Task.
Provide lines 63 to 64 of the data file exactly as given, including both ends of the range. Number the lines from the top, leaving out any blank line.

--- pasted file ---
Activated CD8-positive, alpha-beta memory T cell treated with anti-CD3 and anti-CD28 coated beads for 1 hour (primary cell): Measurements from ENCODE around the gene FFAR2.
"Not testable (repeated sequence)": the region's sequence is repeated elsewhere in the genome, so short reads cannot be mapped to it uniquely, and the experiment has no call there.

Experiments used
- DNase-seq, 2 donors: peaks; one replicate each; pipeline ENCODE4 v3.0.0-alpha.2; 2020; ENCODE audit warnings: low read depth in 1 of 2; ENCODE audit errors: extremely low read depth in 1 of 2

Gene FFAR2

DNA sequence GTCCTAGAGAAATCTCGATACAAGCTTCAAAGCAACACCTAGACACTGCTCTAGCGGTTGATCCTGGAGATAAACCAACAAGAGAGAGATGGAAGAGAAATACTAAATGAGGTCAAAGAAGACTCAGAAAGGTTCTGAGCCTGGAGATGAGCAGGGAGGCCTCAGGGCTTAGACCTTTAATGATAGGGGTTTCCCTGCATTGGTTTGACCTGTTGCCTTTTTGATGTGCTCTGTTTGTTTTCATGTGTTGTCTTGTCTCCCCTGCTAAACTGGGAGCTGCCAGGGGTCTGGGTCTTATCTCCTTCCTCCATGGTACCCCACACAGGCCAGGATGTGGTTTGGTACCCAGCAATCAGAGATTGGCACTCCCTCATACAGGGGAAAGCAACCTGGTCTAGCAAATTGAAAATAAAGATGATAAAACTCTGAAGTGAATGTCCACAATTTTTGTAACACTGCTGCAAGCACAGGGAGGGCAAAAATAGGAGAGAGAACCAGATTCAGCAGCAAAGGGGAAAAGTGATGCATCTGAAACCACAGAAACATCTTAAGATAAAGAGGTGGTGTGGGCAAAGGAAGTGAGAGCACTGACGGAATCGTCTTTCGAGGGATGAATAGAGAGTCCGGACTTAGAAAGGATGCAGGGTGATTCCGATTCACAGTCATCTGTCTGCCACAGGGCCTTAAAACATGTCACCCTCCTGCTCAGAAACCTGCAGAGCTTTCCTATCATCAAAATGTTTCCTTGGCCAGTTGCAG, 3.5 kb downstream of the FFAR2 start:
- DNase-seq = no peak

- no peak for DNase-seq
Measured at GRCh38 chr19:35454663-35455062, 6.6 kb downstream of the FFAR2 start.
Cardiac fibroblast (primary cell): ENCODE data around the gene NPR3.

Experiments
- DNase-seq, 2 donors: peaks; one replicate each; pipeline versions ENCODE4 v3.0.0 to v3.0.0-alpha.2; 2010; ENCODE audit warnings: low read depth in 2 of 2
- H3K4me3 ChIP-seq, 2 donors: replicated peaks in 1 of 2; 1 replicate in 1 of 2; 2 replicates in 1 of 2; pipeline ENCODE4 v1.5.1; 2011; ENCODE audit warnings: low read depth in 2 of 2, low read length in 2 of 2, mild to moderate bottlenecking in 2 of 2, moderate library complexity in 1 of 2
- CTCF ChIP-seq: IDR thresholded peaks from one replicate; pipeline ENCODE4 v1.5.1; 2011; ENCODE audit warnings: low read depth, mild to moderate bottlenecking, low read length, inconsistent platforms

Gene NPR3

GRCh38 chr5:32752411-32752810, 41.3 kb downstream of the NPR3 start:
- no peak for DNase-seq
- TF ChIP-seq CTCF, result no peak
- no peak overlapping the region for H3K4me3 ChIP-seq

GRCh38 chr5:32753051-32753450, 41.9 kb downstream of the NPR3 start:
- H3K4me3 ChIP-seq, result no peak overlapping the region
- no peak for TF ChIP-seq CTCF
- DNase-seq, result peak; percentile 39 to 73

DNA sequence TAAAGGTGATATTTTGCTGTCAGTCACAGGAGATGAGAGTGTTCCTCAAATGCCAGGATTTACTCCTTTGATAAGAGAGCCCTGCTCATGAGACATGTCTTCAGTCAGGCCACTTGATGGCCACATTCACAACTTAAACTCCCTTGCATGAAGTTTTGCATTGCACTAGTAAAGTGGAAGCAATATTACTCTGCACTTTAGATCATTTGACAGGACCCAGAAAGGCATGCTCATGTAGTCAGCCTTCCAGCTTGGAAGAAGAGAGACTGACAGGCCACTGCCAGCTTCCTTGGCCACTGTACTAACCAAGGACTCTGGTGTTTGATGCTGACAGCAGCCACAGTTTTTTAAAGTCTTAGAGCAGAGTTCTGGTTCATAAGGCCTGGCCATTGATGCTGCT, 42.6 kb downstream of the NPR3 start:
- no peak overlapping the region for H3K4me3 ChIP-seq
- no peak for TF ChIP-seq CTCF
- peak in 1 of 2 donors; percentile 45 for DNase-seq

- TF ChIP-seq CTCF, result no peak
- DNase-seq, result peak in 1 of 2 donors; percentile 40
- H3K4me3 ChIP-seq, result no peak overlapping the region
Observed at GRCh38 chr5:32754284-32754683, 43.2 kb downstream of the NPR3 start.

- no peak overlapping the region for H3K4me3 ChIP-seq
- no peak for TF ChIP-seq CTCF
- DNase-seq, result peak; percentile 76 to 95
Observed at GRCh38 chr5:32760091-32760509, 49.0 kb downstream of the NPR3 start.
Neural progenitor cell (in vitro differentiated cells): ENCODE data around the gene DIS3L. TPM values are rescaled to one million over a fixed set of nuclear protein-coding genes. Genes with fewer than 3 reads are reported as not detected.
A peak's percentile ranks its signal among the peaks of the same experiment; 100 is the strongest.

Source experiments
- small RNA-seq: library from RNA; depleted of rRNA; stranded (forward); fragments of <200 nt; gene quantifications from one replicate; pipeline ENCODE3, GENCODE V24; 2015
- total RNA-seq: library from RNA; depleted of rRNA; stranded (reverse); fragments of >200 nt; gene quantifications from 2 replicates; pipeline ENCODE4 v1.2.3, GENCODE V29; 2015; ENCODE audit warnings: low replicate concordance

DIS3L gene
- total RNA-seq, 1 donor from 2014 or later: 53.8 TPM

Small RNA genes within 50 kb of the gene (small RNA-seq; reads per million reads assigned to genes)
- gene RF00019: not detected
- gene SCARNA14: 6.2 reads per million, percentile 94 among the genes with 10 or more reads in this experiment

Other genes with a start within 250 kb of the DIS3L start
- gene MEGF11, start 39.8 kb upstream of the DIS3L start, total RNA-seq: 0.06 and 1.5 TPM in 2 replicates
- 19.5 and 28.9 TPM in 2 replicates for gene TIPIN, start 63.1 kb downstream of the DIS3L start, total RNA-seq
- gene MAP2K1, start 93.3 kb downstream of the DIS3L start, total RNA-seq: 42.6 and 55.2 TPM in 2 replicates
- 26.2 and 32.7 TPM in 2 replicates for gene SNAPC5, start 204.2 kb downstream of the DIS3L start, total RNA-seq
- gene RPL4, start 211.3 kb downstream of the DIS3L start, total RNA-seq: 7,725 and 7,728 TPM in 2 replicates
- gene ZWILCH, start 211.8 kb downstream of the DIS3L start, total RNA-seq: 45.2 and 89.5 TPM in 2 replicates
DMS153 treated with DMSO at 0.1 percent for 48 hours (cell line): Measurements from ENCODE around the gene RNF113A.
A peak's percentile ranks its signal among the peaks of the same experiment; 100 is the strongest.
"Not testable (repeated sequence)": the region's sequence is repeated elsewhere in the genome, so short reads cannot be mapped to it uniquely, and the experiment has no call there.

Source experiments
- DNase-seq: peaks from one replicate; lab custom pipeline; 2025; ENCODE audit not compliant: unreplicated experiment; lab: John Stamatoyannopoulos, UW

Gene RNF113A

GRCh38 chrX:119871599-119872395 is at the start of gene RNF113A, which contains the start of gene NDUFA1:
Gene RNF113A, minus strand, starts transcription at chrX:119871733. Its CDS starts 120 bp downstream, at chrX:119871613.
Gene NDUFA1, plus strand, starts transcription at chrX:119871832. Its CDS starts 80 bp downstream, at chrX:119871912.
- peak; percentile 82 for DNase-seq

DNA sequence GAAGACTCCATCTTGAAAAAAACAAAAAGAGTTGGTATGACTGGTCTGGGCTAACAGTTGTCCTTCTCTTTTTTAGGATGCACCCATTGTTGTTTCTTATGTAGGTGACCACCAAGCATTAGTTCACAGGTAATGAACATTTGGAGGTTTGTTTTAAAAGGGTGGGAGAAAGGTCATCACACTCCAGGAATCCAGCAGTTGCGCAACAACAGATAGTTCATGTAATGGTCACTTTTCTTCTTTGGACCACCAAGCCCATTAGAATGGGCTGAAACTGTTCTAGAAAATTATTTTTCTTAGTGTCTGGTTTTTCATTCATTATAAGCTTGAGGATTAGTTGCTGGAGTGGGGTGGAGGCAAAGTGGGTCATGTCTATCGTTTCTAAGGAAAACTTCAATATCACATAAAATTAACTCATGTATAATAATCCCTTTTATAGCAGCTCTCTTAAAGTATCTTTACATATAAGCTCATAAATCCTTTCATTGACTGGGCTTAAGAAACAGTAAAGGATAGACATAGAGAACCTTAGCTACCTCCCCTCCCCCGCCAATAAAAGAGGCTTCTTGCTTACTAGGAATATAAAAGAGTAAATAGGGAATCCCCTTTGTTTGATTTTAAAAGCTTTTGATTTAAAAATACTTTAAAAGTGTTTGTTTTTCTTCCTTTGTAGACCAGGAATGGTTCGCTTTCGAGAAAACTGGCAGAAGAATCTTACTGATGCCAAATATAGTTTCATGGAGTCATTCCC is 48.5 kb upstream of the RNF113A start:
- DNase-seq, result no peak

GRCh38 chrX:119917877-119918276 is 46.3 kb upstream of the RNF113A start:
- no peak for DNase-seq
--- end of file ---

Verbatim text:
DNA sequence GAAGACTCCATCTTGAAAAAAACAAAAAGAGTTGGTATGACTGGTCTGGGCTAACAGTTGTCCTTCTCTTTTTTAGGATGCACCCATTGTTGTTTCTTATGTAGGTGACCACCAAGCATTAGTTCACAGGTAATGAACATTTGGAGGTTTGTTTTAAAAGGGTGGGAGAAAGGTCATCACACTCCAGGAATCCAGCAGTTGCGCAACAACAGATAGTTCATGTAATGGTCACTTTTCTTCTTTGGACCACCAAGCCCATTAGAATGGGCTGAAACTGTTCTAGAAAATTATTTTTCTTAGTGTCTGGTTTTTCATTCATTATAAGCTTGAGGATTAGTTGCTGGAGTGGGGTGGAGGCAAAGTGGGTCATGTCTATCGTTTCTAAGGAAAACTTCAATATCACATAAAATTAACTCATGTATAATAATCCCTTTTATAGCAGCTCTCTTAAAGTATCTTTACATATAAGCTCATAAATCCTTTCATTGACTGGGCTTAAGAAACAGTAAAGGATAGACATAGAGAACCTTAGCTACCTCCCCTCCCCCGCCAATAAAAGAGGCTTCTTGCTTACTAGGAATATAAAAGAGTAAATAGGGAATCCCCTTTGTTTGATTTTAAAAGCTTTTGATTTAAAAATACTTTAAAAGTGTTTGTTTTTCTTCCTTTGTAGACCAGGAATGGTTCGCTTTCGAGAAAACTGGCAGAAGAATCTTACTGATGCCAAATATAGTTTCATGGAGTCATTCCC is 48.5 kb upstream of the RNF113A start:
- DNase-seq, result no peak